Change and Newton’s Laws of Motion

It has been said that nothing in life is certain except death and taxes.  I would add a third certainty–change.  Change is inevitable.  Nothing remains constant.  Life on the planet earth is always moving.  Individual people and animals are born and die.  Seeds sprout in new places and old trees fall over and decay.  The flow of life is dynamic and constantly evolving.

Isaac Newton, a seventeenth century physicist, is credited with developing three basic laws of motion.  Newton’s first law of motion, also called the Law of Inertia, states that an abject at rest tends to stay at rest and an object in uniform motion tends to stay in uniform motion unless acted upon by an external force.  His second law explains the change in motion in relation to the amount of force applied to an object.  The third law says that to every action there is an equal and opposite reaction.

While Newton’s laws deal with actual physical objects and their motion, they also can be applied to change in a broader sense.

Over the last century, agriculture on the plains of the Midwest has undergone many changes.  Early settlers farmed using animal power and a great deal of manual labor.  In the Red River Valley, Bonanza farms came and went.  Since the middle of the 1900’s farm size has gradually increased.  According to some analysts, such growth in size is inevitable and unstoppable.  In many ways, increasing farm size brings economies of scale and possibly increased profitability.  The sky seems to be the limit.

So, what does farm size have to do with Newton’s laws of motion?

Agriculture in the twenty-first century simply cannot remain the same.  How those changes will look is conjecture at this point.  Some things, however, seem obvious.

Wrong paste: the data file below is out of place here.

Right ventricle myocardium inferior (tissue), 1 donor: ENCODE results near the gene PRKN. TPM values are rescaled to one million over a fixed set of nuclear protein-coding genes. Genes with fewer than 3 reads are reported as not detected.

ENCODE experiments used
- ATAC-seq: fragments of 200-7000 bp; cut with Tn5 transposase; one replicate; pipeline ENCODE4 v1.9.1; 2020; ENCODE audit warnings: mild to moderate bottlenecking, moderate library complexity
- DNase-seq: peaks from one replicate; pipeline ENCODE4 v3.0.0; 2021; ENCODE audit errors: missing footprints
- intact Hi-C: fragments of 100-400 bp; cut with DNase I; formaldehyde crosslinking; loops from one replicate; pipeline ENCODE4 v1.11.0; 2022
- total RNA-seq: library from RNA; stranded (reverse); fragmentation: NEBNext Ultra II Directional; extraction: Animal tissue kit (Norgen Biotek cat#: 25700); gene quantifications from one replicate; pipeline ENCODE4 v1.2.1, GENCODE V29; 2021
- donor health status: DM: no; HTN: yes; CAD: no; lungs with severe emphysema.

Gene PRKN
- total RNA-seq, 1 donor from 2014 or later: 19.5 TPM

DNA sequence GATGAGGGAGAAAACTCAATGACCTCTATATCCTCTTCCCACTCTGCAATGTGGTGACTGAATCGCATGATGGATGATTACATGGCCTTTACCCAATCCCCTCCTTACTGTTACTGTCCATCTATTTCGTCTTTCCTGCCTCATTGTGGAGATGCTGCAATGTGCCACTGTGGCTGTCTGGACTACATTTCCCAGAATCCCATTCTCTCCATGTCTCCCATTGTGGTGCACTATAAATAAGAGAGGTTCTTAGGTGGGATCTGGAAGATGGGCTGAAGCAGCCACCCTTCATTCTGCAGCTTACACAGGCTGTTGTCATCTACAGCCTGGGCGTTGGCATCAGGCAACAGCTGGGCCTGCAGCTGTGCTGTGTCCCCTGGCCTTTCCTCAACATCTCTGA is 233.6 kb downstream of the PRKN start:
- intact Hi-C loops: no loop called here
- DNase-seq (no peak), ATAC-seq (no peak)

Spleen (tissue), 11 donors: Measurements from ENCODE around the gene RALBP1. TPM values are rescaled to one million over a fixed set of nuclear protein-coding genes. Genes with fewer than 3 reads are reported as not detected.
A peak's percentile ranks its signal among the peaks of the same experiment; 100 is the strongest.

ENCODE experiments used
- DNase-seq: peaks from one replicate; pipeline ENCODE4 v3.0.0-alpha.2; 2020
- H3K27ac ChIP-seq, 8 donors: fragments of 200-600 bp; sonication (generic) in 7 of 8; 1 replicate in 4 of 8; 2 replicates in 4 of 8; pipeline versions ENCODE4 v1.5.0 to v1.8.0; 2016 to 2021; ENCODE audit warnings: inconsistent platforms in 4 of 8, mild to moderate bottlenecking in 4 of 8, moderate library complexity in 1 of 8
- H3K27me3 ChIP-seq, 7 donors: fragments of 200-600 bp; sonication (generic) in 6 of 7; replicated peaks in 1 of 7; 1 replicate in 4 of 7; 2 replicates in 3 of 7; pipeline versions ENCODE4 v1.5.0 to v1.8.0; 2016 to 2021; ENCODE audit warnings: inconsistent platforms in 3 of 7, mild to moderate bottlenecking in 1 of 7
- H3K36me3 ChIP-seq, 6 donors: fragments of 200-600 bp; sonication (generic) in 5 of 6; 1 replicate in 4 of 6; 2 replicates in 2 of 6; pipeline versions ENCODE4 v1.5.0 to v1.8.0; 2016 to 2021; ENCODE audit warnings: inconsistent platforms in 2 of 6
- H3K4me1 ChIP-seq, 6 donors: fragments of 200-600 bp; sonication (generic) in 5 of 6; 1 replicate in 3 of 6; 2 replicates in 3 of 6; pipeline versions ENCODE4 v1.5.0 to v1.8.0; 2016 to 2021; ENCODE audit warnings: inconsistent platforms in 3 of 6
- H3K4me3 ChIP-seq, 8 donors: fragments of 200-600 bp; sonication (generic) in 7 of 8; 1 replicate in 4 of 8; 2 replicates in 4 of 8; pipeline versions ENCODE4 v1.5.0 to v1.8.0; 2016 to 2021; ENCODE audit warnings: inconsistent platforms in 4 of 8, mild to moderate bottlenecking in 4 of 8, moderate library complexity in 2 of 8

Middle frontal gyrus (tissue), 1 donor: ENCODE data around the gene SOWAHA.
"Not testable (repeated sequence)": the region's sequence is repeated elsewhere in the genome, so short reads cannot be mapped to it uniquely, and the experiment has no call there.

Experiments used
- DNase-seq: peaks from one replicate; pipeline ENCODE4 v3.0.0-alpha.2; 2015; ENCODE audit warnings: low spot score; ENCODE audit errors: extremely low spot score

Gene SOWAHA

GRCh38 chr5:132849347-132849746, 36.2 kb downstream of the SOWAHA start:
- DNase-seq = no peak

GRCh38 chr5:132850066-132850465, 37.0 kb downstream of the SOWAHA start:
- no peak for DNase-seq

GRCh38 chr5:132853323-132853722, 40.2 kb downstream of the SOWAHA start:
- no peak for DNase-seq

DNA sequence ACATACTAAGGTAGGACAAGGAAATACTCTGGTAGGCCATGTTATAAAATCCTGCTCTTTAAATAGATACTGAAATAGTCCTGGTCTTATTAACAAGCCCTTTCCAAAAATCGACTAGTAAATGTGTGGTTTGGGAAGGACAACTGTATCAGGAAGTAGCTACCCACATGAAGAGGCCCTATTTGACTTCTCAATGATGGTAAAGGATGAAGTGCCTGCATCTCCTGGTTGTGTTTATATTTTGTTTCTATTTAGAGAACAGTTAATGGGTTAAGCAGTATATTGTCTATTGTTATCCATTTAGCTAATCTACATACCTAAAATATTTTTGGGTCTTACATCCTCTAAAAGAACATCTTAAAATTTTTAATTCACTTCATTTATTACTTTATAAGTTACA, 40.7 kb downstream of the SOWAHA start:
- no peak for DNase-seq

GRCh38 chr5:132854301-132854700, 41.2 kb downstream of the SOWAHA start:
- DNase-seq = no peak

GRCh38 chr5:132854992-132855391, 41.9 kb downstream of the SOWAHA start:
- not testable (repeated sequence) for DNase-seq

First of all, energy will never again be as cheap as it has been, regardless of the source.  All of agriculture is dependent on energy inputs.  Along with increasing fuel costs, fertilizers and chemicals will be more expensive.  As more seeds are owned by fewer and fewer companies, the price will rise.  Since agriculture and food processing and distribution are major contributors to the production of greenhouse gasses, changes will be required in how food is produced and marketed.  Federal farm supports will change either because urban taxpayers will become fed up with what they see as an expensive program which benefits a few or the payments will be ruled to be contrary to the trade agreements our government has entered into.

According to Newton’s First Law of Motion, we tend to resist change.  We would rather continue on with what we’re doing.  We prefer to continue on until some other force acts on us.  All of us will  persist in what we’re doing until the government, our banker, or possibly our customers tell us we have to do something different.

Understanding Newton’s First Law requires us to understand momentum.  Momentum is the tendency of a body to continue moving in constant direction at a constant speed.  Momentum is defined in physics as the mass of the object times its velocity or its speed in a particular direction.  The bigger abject and the faster it is moving, the more force it takes to change direction or to stop it.

The bigger a farm, the more difficult it will be for that operation to adapt to the changes which will be required of it.  If an operation has invested heavily in expensive, high tech, specialized facilities, it will be difficult to adapt to new economic, political and climate conditions.  Who will be able to change production practices more quickly, a 5,000 cow dairy in southern California or Organic Valley’s cooperative of small family farmers?  While the number of cows may not be very different in either of these operations, the momentum is different.

I once went snorkeling on a coral reef in Hawaii.  I was amazed at how quickly the schools of tiny fish could change direction. Instantly, they would dart as a group back and forth.  It struck me that a much larger fish might have the same mass as the total mass of the school of much smaller fish. The larger fish, however, is at a disadvantage because it cannot change direction as quickly.

When we consider what kind of development might be sustainable here on the Northern Plains, we might do well to consider Newton’s laws of physics.

Copyright © 2011 Janet Jacobson and Sustaining the Northern Plains